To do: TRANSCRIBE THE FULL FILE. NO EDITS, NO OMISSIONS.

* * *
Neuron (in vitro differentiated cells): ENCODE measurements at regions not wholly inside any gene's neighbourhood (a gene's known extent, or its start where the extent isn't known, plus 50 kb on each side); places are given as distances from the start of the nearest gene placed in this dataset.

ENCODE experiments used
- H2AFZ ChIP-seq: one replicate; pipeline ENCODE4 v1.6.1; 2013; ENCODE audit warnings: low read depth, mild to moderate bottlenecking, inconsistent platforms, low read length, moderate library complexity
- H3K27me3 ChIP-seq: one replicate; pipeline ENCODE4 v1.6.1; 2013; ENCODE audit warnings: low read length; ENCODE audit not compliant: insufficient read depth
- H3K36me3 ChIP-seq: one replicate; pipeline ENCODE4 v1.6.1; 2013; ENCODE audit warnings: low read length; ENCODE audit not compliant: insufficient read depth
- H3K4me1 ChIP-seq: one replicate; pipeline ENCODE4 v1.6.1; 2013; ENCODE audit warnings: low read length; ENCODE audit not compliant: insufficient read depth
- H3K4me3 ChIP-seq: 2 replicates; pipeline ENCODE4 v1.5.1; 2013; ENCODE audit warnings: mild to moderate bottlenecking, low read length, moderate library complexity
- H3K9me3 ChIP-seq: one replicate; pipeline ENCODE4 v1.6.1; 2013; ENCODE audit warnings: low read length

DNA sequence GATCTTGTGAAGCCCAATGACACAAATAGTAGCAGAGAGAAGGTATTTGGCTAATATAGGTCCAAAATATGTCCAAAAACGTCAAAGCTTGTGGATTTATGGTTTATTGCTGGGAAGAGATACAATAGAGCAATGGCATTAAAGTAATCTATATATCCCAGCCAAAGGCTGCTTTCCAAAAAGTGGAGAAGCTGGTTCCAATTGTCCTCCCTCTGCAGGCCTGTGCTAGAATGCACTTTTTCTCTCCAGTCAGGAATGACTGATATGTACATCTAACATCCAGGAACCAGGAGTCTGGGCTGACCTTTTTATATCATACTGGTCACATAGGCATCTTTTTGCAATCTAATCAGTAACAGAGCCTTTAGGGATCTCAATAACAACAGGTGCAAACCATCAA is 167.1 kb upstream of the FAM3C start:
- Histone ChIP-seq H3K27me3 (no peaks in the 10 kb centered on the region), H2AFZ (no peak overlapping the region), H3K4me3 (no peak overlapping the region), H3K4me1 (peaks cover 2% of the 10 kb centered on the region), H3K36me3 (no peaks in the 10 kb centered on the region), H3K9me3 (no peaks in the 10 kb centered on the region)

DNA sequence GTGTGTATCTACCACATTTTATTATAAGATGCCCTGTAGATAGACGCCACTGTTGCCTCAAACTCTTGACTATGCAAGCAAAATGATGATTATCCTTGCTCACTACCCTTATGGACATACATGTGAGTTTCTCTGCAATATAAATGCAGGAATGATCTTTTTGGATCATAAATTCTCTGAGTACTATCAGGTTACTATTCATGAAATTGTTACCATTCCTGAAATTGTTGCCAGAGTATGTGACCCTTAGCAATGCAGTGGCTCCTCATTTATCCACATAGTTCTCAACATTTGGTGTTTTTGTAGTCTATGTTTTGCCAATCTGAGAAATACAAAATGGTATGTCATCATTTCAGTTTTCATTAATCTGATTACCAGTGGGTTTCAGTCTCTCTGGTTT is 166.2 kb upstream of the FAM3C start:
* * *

Neuron (in vitro differentiated cells): ENCODE measurements at regions not wholly inside any gene's neighbourhood (a gene's known extent, or its start where the extent isn't known, plus 50 kb on each side); places are given as distances from the start of the nearest gene placed in this dataset.

ENCODE experiments used
- H2AFZ ChIP-seq: one replicate; pipeline ENCODE4 v1.6.1; 2013; ENCODE audit warnings: low read depth, mild to moderate bottlenecking, inconsistent platforms, low read length, moderate library complexity
- H3K27me3 ChIP-seq: one replicate; pipeline ENCODE4 v1.6.1; 2013; ENCODE audit warnings: low read length; ENCODE audit not compliant: insufficient read depth
- H3K36me3 ChIP-seq: one replicate; pipeline ENCODE4 v1.6.1; 2013; ENCODE audit warnings: low read length; ENCODE audit not compliant: insufficient read depth
- H3K4me1 ChIP-seq: one replicate; pipeline ENCODE4 v1.6.1; 2013; ENCODE audit warnings: low read length; ENCODE audit not compliant: insufficient read depth
- H3K4me3 ChIP-seq: 2 replicates; pipeline ENCODE4 v1.5.1; 2013; ENCODE audit warnings: mild to moderate bottlenecking, low read length, moderate library complexity
- H3K9me3 ChIP-seq: one replicate; pipeline ENCODE4 v1.6.1; 2013; ENCODE audit warnings: low read length

DNA sequence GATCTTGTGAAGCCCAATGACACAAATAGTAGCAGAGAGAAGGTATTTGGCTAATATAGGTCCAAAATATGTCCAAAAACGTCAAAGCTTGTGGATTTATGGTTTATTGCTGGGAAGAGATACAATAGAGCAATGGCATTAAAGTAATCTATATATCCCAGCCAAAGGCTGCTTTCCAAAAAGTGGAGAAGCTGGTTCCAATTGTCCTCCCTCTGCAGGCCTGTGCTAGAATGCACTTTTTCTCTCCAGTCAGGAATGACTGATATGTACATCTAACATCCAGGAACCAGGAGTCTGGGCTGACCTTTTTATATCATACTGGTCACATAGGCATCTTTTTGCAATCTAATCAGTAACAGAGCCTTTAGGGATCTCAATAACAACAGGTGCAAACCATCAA is 167.1 kb upstream of the FAM3C start:
- Histone ChIP-seq H3K27me3 (no peaks in the 10 kb centered on the region), H2AFZ (no peak overlapping the region), H3K4me3 (no peak overlapping the region), H3K4me1 (peaks cover 2% of the 10 kb centered on the region), H3K36me3 (no peaks in the 10 kb centered on the region), H3K9me3 (no peaks in the 10 kb centered on the region)

DNA sequence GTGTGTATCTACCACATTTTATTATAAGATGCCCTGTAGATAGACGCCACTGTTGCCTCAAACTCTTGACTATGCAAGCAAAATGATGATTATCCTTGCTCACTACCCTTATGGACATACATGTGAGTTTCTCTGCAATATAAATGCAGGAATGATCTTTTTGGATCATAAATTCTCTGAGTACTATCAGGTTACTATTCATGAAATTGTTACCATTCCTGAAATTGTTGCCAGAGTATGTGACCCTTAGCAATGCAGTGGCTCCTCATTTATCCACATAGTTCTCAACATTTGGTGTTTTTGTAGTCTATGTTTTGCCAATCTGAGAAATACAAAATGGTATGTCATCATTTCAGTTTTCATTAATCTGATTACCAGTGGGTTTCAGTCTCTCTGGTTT is 166.2 kb upstream of the FAM3C start: